file was written.  Newer Statas know how to read older file formats,
        but older Statas know nothing about new formats.

(4) is an issue we with which we are all familiar.  Many of us have run into
instances of (4) in the generic sense, for example when attempting to read a
Stata 10 dataset using Stata 4.  Stata 10 can read Stata 4 datasets, but not
the other way around.  The same issues apply to .mo files.

(4), by itself, is reason enough why a modern Stata cannot be used to
compile
object code for an old Stata.  That is, it is reason enough assuming the 
file format has changed.  At StataCorp, however, we do not change the 
file format willy nilly.  Nonetheless, (4) does sometimes change.

What I want to empahsize, however, is (3).  (3) is unique to compiled
languges.  When you think about Stata's ordinary version number, it should
not
surprise you that -some string- might mean one thing to Stata 4 and another
to
Stata 10.  That is, after all, the problem Stata's version number is
designed
to solve.  In Mata, that issue is handled by (2).

In Mata, however, there is another issue.  Mata is a compiler.  You code
-some string- and Mata turns that into "5a0000111a2e701".  Just as (2)
handles the interpretation of -some string-, (3) handles the interpretation
of
"5a0000111a2e701".  "5a0000111a2e701" might mean on thing to an older Stata
and something else to a newer Stata.  More likely, "5a0000111a2e701" means
nothing an an older Stata and would cause the older Mata+Stata to crash if
it
were encountered.

Some of you are doubtlessly thinking, "Well, arrange so that the Mata
compiler
doesn't translate -some string- to "5a0000111a2e701" when I set the version
number back.  I have two responses:  you wouldn't like it if we could, 
and we can't.  You wouldn't like it because then older code would not 
experience speedup improvements that have been made to Mata unless you 
changed the version number, and then you would have to worry about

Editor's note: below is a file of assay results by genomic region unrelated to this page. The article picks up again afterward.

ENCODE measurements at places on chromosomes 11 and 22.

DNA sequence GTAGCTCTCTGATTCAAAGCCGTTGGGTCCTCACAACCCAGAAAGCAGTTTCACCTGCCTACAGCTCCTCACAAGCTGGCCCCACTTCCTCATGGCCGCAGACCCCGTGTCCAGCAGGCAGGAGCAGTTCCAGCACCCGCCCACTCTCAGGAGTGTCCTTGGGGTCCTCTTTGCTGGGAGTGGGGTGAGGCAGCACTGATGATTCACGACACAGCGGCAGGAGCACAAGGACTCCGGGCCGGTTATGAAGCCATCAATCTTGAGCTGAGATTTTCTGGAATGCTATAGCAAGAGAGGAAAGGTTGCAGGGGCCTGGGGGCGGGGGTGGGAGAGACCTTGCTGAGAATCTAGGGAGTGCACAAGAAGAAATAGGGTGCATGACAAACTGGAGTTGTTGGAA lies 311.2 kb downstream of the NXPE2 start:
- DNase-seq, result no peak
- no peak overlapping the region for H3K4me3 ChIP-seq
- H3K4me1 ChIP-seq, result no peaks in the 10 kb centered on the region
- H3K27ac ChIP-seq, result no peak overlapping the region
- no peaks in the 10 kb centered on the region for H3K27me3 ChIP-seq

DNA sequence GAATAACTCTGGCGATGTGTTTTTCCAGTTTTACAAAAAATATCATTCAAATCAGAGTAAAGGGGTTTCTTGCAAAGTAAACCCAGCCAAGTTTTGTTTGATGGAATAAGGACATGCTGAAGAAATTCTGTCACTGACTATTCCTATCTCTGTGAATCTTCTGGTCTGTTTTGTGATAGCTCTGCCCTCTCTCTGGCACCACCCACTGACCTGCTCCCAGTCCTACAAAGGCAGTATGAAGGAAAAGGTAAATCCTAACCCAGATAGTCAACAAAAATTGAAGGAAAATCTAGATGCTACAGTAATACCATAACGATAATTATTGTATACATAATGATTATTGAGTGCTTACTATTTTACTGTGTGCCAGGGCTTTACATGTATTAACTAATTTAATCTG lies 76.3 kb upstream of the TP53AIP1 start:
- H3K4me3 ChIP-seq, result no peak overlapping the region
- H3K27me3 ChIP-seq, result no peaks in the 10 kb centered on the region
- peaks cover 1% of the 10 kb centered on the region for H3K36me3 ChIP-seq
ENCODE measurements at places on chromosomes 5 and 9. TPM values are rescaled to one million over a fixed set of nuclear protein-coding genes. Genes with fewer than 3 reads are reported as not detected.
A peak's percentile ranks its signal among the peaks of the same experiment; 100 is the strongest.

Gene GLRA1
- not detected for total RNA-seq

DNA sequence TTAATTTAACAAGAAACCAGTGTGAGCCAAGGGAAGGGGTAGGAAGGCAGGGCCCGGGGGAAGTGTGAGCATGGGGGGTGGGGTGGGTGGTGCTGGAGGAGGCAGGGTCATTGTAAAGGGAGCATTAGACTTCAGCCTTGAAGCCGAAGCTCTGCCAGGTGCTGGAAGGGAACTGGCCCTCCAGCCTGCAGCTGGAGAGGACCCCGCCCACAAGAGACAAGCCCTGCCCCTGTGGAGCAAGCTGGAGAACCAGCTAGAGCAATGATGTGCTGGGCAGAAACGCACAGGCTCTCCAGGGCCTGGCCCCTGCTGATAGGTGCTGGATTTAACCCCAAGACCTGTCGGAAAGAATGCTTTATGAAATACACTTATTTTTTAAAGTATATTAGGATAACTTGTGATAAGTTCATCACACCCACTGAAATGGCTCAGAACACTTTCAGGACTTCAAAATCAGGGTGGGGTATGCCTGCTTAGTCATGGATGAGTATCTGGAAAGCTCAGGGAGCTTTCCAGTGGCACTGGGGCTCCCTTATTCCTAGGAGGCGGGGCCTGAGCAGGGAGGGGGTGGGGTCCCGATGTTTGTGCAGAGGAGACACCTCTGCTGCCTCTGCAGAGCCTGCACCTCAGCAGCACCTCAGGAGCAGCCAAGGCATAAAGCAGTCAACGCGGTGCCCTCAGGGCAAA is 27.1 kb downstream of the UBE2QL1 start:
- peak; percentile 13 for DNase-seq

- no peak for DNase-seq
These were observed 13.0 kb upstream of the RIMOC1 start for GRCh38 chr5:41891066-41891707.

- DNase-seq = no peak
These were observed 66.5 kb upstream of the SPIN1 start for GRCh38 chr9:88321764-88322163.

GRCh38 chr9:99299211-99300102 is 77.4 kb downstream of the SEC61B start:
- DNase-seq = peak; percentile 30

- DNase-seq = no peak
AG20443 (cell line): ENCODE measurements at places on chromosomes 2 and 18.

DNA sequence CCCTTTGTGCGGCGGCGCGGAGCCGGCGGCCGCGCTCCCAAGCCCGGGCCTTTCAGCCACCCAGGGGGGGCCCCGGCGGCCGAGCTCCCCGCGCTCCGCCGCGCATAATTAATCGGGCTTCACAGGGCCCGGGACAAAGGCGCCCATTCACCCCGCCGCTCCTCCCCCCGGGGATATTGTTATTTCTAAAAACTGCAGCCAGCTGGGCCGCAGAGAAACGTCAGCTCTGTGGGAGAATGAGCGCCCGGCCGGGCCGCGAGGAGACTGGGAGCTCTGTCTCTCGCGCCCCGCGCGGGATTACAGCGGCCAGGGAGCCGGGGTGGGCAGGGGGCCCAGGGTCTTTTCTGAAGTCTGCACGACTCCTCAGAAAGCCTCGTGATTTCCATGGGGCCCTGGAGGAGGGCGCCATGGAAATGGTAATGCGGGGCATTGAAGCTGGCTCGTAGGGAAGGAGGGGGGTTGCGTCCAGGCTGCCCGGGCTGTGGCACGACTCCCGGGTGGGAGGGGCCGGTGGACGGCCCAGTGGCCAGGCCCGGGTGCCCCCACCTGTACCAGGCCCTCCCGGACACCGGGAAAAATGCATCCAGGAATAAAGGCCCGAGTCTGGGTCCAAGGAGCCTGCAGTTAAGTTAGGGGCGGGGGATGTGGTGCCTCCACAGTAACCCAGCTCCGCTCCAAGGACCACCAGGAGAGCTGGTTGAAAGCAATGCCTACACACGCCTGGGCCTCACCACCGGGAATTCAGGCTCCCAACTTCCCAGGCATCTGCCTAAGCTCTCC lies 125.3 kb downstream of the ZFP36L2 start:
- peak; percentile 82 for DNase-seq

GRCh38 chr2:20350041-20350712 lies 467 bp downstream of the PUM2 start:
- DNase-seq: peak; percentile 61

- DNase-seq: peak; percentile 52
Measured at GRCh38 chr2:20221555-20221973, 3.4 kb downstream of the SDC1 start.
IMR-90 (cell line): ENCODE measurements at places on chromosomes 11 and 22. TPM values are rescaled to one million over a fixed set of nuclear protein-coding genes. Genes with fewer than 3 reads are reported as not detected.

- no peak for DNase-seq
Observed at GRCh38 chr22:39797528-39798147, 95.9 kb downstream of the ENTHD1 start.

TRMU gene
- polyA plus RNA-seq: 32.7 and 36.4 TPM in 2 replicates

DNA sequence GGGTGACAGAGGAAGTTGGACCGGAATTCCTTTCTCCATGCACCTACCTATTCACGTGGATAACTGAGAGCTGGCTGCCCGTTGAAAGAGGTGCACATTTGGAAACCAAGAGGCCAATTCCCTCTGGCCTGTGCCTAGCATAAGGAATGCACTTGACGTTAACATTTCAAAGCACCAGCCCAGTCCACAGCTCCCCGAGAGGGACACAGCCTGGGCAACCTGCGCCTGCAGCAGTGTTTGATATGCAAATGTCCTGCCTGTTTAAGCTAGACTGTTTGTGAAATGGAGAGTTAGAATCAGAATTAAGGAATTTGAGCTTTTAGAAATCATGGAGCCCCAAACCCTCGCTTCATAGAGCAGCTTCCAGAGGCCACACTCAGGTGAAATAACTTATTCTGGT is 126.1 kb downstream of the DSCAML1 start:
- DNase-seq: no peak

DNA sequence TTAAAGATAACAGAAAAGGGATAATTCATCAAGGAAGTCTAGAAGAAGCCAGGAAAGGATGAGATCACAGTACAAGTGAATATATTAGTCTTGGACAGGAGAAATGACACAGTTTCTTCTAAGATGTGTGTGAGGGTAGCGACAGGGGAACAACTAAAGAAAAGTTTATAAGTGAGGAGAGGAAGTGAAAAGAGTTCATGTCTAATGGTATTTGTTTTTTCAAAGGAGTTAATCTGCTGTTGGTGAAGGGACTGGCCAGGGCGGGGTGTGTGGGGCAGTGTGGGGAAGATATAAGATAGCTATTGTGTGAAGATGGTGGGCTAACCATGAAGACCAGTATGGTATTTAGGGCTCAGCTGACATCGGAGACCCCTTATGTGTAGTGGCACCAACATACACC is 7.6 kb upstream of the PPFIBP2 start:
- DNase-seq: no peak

source-code incompatibilities.  Right now, all you have to do to get the
speed
improvements made to Mata is recompile, and you can be certain that your
more
efficient code will work if the old code worked.  Some of you may be
thinking
of some ways around that problem, but don't bother, because there's another
brick wall in front of you.

Mata is an optimizing compiler.  With optimization on, it is virtually
impossible to prevent "5a0000111a2e701" from showing up due to some
recurssive
substitution rule.  I say virtually because I can think of some ways one
could
try, but one could never prove they work.  The only way to know that
"5a0000111a2e701" did not show up would be to turn optimization off, and at
that point, while it is true that Mata runs faster than ado, it does not
run that much faster.

I should add that, even if you were willing to put with all of the above --
which you would not -- maintaining multiple versions of the compiler and
certifying that each works when code is compiled using a modern Mata and
executed using an older Mata would be a monumental task.

It would be such a monumental task that we dco not even attempt it with the
simpler ado language.  From a computer-science point of view, version
control
in Stata is about forward compatiblity, not backwrds.  Old code runs
correctly on modern Statas.  The same applies for Mata.  You do not even
have
to recompile.  Using a modern Stata to develop code for older Statas, even
in
ado, will always be problematic.

-- Bill
wgould@stata.com